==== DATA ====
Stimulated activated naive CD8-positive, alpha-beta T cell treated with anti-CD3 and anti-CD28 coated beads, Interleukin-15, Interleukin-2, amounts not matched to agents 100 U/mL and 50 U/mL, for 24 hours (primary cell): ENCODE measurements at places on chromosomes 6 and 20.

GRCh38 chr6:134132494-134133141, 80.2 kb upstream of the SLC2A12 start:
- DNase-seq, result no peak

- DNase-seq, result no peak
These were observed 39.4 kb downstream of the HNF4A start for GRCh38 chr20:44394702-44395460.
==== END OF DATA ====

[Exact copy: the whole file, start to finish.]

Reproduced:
Stimulated activated naive CD8-positive, alpha-beta T cell treated with anti-CD3 and anti-CD28 coated beads, Interleukin-15, Interleukin-2, amounts not matched to agents 100 U/mL and 50 U/mL, for 24 hours (primary cell): ENCODE measurements at places on chromosomes 6 and 20.

GRCh38 chr6:134132494-134133141, 80.2 kb upstream of the SLC2A12 start:
- DNase-seq, result no peak

- DNase-seq, result no peak
These were observed 39.4 kb downstream of the HNF4A start for GRCh38 chr20:44394702-44395460.